Christopher is at first violently frustrated at Paper 1 but calms himself down, managing to take the test. The next day he takes Paper 2 and that evening Mr. Shears comes to take back his car. The following day Christopher takes Paper 3 and has a favorite question: he wants to write out how he answered this question but Siobhan told him it wasn't interesting to most people and he can include it in an Appendix. Christopher must wait to hear the results of his exams and is not sure of how well he did. The night of Paper 3, Father comes to the house to ask how the exam went. Christopher tells him and Father says thank you.
The next week Father tells Mother she has to move out of the house. Christopher asks her if Father will be arrested for killing Wellington but she says that the police can only do so if Mrs. Shears will press charges - which she won't. Mother gets a job and has pills prescribed to stop her from feeling sad. She and Christopher move to a room in a big house. He continues to wait for the exam results; mother gives him a wooden puzzle and they paint the room they now live in. Because of Mother's work, Christopher has to stay at Father's house between 3:49 p.m. and 5:30 p.m. To keep himself safe, Christopher pushes the bed against the door; Father sometimes talks to him through the door. Toby dies because he was old for a rat, so Christopher and Mother bury him in a plastic pot since the place they live has no garden. Christopher solves the puzzle that Mother gave him.
One day, Father asks to speak to Christopher; he refuses, but Mother says its OK. Father says it hurts having Christopher refusing to talk to him and wants Christopher to learn to trust him again, no matter how long it takes. He calls this a project that they can work on together, to spend more time together to rebuild trust. He then brings in a cardboard box with a two-month old golden retriever inside. Christopher names the dog Sandy. Christopher finally gets the results from his maths A level and it is an A grade, which makes him happy. When Mother gets the flu, Christopher spends three days with Father but it's okay because he sleeps with Sandy keeping guard. Father begins a vegetable patch in the garden and Christopher helps with this.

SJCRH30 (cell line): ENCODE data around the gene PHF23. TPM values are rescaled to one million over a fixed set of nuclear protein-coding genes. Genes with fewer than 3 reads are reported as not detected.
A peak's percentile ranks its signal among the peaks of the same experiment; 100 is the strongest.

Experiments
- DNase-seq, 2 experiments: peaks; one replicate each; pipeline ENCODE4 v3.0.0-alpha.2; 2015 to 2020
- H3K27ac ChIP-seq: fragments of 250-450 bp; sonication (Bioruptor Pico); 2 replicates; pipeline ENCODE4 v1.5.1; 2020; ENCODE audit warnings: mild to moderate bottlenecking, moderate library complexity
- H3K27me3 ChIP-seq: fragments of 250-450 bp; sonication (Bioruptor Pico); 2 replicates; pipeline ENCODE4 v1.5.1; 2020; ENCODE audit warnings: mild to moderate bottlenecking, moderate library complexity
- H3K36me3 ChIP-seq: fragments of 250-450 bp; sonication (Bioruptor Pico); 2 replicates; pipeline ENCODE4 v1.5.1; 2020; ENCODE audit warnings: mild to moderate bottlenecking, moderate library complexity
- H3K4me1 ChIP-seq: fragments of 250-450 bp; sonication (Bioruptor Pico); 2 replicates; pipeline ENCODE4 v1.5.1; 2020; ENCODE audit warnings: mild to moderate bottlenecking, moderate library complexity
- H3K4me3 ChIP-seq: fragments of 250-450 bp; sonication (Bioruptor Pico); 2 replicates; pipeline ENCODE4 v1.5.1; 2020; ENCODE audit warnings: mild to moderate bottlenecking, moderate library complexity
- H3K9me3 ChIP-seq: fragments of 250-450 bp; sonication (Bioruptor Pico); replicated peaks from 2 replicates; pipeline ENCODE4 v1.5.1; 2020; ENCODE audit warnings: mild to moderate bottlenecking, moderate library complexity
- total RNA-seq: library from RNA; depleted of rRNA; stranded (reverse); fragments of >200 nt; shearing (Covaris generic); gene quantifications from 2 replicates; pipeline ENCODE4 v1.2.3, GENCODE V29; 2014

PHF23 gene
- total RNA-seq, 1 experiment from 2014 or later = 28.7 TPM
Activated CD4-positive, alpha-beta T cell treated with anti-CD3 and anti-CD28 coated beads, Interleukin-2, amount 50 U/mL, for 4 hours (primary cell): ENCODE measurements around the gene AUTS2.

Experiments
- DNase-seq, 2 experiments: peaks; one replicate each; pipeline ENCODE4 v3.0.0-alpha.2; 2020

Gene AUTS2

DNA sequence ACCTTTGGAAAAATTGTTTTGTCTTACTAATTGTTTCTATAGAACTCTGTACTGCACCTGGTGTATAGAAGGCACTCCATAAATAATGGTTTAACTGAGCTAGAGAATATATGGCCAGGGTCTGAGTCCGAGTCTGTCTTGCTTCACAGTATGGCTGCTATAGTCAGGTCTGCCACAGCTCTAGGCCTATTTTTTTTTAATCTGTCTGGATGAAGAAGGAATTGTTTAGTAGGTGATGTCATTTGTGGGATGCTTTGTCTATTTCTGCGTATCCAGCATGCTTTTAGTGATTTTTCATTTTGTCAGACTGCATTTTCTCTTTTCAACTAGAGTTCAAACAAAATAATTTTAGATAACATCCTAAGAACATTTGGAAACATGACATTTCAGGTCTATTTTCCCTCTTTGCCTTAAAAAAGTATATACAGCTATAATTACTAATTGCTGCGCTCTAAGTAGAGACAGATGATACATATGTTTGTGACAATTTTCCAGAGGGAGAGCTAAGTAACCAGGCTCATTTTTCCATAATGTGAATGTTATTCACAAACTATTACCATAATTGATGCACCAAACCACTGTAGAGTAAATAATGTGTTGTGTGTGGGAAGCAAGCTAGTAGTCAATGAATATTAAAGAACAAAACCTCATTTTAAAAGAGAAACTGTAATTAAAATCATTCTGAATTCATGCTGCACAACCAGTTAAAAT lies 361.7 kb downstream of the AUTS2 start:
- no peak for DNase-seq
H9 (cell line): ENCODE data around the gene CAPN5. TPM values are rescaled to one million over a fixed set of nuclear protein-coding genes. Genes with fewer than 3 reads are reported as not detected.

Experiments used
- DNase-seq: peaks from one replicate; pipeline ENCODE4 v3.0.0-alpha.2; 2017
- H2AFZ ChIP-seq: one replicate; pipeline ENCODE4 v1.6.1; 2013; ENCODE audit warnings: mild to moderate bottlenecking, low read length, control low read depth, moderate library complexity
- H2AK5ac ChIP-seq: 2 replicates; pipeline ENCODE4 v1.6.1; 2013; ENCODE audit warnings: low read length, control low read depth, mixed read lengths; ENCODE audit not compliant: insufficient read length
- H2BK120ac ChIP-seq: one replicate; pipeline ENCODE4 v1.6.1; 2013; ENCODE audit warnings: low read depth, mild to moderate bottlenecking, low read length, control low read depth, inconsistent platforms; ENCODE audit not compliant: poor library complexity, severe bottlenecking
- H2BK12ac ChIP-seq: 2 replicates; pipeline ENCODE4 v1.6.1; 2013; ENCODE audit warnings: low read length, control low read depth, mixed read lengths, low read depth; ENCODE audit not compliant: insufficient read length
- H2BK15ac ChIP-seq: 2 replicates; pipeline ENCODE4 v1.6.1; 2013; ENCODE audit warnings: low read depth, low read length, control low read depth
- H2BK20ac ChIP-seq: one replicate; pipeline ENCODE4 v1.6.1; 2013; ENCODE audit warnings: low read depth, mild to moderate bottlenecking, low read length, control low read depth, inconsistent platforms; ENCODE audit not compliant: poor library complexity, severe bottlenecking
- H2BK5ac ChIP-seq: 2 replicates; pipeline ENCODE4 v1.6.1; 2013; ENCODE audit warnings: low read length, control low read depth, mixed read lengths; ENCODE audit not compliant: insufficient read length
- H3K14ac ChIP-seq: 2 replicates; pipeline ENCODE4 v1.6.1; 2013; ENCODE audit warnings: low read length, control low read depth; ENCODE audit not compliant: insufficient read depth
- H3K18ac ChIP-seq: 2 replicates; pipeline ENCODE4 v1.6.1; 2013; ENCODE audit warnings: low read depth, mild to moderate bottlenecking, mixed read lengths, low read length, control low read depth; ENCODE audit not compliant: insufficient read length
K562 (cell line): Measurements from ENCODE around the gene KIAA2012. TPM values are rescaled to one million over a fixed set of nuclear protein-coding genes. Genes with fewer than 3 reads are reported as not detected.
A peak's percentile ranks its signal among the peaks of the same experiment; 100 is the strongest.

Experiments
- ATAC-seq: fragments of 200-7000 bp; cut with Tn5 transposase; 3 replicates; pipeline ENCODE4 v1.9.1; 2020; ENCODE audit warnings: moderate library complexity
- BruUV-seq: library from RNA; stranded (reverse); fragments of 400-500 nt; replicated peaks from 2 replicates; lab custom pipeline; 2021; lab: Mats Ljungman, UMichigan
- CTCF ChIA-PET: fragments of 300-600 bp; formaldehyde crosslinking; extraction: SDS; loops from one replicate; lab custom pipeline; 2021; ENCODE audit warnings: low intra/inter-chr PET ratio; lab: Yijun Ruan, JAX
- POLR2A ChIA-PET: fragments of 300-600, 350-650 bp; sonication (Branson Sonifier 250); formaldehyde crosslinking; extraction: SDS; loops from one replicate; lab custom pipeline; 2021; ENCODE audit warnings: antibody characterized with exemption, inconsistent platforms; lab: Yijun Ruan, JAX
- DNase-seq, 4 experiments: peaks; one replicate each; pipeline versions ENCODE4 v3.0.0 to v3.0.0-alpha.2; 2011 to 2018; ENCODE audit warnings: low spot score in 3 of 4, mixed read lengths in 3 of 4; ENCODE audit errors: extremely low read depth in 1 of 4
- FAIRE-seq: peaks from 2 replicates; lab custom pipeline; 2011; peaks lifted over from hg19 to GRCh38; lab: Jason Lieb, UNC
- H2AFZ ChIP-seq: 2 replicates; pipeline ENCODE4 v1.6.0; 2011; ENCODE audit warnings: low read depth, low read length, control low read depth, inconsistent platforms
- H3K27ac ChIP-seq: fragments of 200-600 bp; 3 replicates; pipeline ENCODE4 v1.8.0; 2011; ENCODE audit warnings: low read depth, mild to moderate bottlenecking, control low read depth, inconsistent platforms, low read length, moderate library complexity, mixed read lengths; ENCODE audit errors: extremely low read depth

Mother helps him get a book for A-level further maths, which he will take next year. He knows he will get an A grade, as he will in A-level physics the year after that. When this happens, he will go to university in another town - not London - and take Sandy with him, and wind up a scientist. He knows he can do this because he went to London on his own, solved the mystery of Who Killed Wellington?, found his mother, was brave, and wrote this book - which means he can do anything.
Notes - The only time we see Christopher in an aggressively violent mood - as opposed to defensively to protect himself - is at the start of his exam, when he isn't sure about his math skills. This is because his main source of stability, the logical way he looks at the world and filters its information, isn't as strong as it could be when he needs it most. The book ends on a realistically hopeful note, as Ed Boone slowly regains the trust of his son.
This is the solution to Christopher's favorite exam question from A-level maths.
Notes - By ending with an actual mathematical problem, we not only see its importance in Christopher's life but are given a symbolic restoration of order in his world.
Mescallado, Ray. "TheBestNotes on The Curious Incident of the Dog in the Nighttime ".